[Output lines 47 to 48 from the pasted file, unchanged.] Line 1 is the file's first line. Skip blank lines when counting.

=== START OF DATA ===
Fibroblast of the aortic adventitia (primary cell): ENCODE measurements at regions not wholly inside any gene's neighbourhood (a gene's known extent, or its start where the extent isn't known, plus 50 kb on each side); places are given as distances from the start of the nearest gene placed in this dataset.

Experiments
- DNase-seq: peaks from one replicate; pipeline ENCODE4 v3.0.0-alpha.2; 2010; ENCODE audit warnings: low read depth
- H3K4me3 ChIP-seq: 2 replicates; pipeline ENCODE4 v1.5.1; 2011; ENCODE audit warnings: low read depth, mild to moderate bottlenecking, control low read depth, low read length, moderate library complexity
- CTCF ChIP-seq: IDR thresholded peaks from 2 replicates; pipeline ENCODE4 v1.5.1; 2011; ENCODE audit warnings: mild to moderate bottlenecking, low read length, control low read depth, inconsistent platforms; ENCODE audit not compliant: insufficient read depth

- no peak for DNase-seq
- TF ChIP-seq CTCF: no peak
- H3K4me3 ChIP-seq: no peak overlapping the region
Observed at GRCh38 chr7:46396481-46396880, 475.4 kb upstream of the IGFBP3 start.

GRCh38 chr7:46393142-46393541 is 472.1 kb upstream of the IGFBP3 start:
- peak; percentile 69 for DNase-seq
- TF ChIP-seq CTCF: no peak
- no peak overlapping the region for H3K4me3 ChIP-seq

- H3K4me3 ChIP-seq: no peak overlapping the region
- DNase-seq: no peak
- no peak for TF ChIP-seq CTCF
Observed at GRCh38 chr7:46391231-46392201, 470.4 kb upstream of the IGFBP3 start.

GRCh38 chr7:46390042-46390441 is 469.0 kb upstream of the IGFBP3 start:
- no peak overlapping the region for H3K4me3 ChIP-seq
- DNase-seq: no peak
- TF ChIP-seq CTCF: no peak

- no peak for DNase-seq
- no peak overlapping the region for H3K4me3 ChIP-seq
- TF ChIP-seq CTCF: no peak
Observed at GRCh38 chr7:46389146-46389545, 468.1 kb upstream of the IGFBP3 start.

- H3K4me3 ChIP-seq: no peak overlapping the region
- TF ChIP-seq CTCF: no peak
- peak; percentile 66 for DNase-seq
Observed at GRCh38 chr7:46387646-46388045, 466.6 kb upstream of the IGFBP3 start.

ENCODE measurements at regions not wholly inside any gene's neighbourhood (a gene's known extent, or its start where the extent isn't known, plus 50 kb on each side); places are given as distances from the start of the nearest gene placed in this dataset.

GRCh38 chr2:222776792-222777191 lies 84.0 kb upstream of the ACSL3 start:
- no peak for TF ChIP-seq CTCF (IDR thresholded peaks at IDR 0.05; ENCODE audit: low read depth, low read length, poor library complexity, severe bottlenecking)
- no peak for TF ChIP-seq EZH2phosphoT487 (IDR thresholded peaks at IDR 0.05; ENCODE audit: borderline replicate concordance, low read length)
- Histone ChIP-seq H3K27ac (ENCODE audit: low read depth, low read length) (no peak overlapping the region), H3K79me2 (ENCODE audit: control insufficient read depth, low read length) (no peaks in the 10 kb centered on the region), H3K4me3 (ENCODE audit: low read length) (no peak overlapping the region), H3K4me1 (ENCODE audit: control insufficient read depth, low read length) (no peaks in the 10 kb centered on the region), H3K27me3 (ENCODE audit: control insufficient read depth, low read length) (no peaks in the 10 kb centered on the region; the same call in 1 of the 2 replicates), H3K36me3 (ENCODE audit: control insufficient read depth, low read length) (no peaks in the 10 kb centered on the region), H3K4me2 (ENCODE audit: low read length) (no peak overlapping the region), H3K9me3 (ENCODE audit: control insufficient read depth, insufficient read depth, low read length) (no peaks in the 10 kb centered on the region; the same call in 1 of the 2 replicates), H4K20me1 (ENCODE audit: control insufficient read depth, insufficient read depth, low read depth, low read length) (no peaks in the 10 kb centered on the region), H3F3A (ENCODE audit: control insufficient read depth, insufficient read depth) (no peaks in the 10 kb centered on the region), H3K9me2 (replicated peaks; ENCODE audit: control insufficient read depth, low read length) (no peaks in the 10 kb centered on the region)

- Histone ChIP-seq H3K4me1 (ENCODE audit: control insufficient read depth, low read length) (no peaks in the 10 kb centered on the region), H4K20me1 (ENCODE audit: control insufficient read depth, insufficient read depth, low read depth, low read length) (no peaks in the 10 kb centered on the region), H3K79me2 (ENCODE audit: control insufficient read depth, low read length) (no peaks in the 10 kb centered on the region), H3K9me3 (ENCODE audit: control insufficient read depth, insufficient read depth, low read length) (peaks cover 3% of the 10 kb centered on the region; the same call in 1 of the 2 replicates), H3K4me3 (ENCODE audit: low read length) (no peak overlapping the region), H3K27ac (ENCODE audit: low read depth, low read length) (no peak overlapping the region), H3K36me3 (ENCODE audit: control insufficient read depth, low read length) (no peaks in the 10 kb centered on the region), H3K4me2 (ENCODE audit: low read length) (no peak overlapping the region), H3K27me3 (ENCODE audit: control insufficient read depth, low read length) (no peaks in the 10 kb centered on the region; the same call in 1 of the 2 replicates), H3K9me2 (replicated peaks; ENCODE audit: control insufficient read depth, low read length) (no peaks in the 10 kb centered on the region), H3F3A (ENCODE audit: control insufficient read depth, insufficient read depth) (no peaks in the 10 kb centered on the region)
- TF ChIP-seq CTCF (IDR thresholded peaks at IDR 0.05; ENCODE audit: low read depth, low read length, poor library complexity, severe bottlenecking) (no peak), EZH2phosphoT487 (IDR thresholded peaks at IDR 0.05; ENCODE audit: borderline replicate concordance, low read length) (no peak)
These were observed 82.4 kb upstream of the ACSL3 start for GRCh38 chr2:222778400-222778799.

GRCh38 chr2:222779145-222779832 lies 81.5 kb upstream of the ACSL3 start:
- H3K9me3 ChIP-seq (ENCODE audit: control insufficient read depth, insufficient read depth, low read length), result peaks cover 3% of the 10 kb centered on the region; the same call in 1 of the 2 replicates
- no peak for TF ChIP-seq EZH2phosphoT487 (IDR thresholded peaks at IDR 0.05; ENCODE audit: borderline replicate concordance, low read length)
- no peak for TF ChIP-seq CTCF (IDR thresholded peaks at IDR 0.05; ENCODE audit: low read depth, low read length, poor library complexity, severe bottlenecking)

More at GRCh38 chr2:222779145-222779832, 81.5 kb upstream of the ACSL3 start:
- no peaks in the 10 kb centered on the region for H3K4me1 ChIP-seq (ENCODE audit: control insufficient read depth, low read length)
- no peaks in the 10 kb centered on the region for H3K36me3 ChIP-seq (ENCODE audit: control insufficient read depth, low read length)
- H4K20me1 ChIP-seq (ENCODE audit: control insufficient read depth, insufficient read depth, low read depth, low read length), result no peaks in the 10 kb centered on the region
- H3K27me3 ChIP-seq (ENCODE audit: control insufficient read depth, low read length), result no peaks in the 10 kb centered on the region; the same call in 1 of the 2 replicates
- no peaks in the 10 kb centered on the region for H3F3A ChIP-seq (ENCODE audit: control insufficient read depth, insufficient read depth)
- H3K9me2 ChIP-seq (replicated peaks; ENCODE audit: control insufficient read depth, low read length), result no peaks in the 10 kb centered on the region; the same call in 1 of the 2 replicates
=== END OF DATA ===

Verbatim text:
- no peaks in the 10 kb centered on the region for H3F3A ChIP-seq (ENCODE audit: control insufficient read depth, insufficient read depth)
- H3K9me2 ChIP-seq (replicated peaks; ENCODE audit: control insufficient read depth, low read length), result no peaks in the 10 kb centered on the region; the same call in 1 of the 2 replicates